Drinking a Moscow Mule out of a finely crafted copper mug is one of the great pleasures of life. Like so many iconic cocktails, the experience is indelibly tied to the drinking vessel itself. For many aficionados, to be served in anything other than a copper mug is to make the cocktail, well, something else. The ingredients might be the same, but the experience is decidedly lacking.
But could there be a danger to enjoying your Mule out of a copper mug?
According to a flurry of articles that made their way around the internet last summer, a Moscow Mule can purportedly corrode the copper interior, causing it to be leached into the food, so as someone ingests their favorite drink, they unknowingly ingest metal.
It’s a scary thought, right? But how much creedence is there to this claim?
Publishers, ever eager for consumer’s clicks, were more than happy to craft clickbait titles alluding to the ‘dangers’ of being ‘poisoned’ by your favorite drink. Though if one were to read any of these articles, it becomes clear that the risks are little to none. Still, for many that didn’t get past the alarmist title, the damage is done, the message taken away is that copper drinkware is dangerous.
So how much risk is there really when it comes to drinking out of a copper mug?
Trisha Andrew, an assistant professor of chemistry and chemical engineering at UMass Amherst, told the Huffington Post that the concerns around copper drinkware amount to nothing more than simple “fear-mongering.”
She goes on to explain that there is indeed a minute level of corrosion that occurs in all drinkware, even glassware, but the fact of the matter is that the process is on such a molecular level that the effects of drinking from these items is – for all intents and purposes – nonexistent.
And yes, while that dissolution process does happen a little faster with copper, Andrew insisted it’s not that fast. In fact, she called the idea of being afraid to drink from a copper mug “nonsensical.”
But molecular amounts of copper are still copper, and so in the interest of our customers peace of mind, we independently commissioned tests from Colgate University and Oregon State University.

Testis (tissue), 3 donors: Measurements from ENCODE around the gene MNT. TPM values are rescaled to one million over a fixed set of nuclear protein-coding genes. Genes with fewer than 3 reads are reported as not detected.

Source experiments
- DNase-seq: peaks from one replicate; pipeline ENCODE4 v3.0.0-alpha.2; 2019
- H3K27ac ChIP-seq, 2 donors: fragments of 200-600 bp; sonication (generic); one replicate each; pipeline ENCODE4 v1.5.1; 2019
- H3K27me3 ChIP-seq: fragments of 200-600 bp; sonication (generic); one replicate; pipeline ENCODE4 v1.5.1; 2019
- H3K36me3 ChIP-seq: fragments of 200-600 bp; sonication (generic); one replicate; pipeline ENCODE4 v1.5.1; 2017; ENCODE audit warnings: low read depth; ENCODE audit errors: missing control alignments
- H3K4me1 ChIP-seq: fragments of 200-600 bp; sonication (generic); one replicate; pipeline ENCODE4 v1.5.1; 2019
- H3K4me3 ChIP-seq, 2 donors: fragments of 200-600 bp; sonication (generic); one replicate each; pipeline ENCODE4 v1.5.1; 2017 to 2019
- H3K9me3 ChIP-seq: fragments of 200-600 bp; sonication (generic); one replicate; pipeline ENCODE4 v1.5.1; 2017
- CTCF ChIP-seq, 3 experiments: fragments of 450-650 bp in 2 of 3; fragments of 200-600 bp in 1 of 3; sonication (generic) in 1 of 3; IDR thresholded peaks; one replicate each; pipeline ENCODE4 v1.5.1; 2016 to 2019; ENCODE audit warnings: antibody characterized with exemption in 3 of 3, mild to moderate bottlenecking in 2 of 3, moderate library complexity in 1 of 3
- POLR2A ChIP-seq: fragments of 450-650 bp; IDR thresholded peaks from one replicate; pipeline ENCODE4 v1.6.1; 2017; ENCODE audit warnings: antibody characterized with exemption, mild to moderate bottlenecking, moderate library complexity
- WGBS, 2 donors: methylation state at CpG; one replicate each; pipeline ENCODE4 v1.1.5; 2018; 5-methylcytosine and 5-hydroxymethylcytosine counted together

In the end their results debunked all of those fear-mongering articles. Moscow Mules made in our copper drinkware had levels of the metal at the “absolute lowest detection limit”, which the lead scientist described as “virtually nothing”. Copper levels could be increased, but only through the sheer effort of specifically finding a lab scenario that would increase it. Even then, ppm (parts per million) amounts never even reached the threshold that’s considered safe and permitted in our tap water.
It should also be noted that we ingest trace elements of copper all the time, and that it’s in fact essential to red blood cell creations and the repair of our nerve endings. Dark chocolate, sunflower seeds, and chickpeas are all sources of dietary copper. If you take a multivitamin, one of the essential elements in them will indeed be copper.
For many articles that lay claim to the fact that copper drinkware might be harming us, they arrive at this conclusion by massaging the data to create an unrealistic scenario where it might be unsafe. Their ‘stats’ rely on old, uncleaned copper mugs where especially acidic Moscow Mule recipes are left to sit for 2 hours or more. Then they assume you might consume 10 or more of these room temperature cocktails from dirty mugs in succession, and with these mental gymnastics you can find your way to a scary article title that will drive web traffic.
In the end the important takeaway is that copper drinkware is perfectly safe when used in a common sense manner. It should be cleaned and cared for, and it’s probably not wise to let your carefully crafted cocktail sit in your mug for half a day before drinking it (and then drink 9 more). Even then, you’re probably going to walk away with little more than a stomach ache, if anything at all.
For copper drinkware to be dangerous you have to use it dangerously and with a disregard for common sense. The fact of the matter is that you would have to drink upwards of 20 moscow mules A DAY for years on end to feel the potential adverse effects of copper drinkware, and at that rate it’s the effects of the alcohol that are going to present a much more insidious danger to your health. At that rate you’re drinking upwards of 100 gallons of vodka a year, and it’s probably safe to say that you’re not focussed on making sure each drink is a carefully crafted cocktail in a beautiful copper mug. A funnel would be a more effective and appropriate delivery method.
So tip your copper mugs and enjoy a carefully crafted Moscow Mule knowing that there is no bad drinkware, only bad drinkers.